Q: When you were in prison, did you have people you could turn to for support?

A: I was lucky. Most people donít make friends in prison, but I made some friends because I was not your typical prisoner. Making friends in prison is like making friends in the middle of a war ó you can wake up in the morning and your friend is dead, or gone. It takes a long time to learn to trust anyone. Those friendships kept me alive emotionally and prevented me from closing off my feelings and living the life of a hermit. Many people live very hermit lives in prison.

Q: What about people outside the prison?

A: Then it was only the family. I didnít have friends who wrote over the years. They all disappeared very quickly. They simply were not there.

Q: When did you get in touch with people who do work on the child-sex cases like Debbie Nathan, the writer who appears in the film and wrote a book that exposed the truth about the Kelly Michaels child-abuse case in New Jersey?

A: My father contacted Debbie Nathan when he was in prison, probably before I was even sentenced. But she did not become involved in my fatherís or my case until she attended a conference in San Diego and heard a paper about the use of hypnosis in recovering memories from abuse victims who claimed they had no memories of abuse. She realized about a year later that the paper was about the Friedman case. It was very powerful for her ó it was proof that my fatherís claim to innocence was true.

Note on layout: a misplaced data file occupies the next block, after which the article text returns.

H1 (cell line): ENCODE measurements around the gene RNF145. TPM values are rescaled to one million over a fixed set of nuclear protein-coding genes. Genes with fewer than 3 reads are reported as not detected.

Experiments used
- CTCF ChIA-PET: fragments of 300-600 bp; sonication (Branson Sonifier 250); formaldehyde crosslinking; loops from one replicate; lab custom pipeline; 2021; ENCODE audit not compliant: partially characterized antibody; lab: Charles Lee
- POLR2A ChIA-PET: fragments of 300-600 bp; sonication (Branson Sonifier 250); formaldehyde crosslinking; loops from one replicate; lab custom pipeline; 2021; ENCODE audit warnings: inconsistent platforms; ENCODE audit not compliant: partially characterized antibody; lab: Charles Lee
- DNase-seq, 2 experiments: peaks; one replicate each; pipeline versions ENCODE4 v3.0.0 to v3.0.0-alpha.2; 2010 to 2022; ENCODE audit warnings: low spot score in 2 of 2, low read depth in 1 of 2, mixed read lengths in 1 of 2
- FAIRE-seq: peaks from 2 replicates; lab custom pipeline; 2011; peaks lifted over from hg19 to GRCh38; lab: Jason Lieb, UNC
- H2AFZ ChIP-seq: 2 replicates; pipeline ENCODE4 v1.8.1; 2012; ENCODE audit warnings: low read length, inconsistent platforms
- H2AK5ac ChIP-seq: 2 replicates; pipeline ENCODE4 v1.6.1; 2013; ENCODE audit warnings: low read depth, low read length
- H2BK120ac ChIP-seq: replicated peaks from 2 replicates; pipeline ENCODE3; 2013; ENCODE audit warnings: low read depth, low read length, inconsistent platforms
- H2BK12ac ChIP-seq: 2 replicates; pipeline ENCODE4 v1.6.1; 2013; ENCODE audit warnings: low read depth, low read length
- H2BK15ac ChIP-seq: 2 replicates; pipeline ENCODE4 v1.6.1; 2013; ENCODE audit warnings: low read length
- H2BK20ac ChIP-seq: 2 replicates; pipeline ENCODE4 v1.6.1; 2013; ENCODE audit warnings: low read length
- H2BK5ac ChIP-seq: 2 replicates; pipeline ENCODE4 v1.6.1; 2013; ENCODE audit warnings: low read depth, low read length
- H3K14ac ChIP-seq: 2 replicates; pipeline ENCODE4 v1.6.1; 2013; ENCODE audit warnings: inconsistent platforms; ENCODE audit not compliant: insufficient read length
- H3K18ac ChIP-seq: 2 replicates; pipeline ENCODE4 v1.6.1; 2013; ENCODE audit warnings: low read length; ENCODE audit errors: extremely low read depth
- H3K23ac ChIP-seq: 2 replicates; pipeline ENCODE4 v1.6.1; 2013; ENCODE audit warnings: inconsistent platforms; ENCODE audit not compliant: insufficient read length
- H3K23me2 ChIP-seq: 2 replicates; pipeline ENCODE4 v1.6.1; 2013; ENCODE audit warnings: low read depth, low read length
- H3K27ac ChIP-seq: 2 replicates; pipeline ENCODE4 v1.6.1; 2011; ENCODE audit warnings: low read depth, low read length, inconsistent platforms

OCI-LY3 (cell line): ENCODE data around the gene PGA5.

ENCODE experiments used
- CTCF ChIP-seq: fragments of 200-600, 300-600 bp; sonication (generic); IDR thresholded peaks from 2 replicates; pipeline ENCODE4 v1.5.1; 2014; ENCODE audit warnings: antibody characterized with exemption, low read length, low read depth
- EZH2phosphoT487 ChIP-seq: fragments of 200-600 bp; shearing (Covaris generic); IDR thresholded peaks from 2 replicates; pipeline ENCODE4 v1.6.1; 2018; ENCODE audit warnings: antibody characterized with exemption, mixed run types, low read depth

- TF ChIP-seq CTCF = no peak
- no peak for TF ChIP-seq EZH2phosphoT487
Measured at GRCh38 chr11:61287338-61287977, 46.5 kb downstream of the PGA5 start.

Q: Nathan and others have written about your case as part of a series of cases in which hysteria and witch-hunting took precedence over common sense and the criminal-justice system ó like the McMartin Preschool case or the Massachusetts Fells Acres case. Do you see those connections as well?

A: I have always thought that my case fell into that same group. There are a small core group of people who are involved in the defense of the people involved in these cases, such as Debbie Nathan, Robert Rosenthal, Michael Schmidiger, Dorothy Rabinowitz, and of course William Kunstler, who was involved in the Kelly Michaels case. They all knew about my case, but none of them wanted to touch the case, because it was the only case where you had guilty pleas and my fatherís clear pedophilia and possession of the magazines. Everyone thought that their very limited resources are better directed at cases where they could get people out of prison.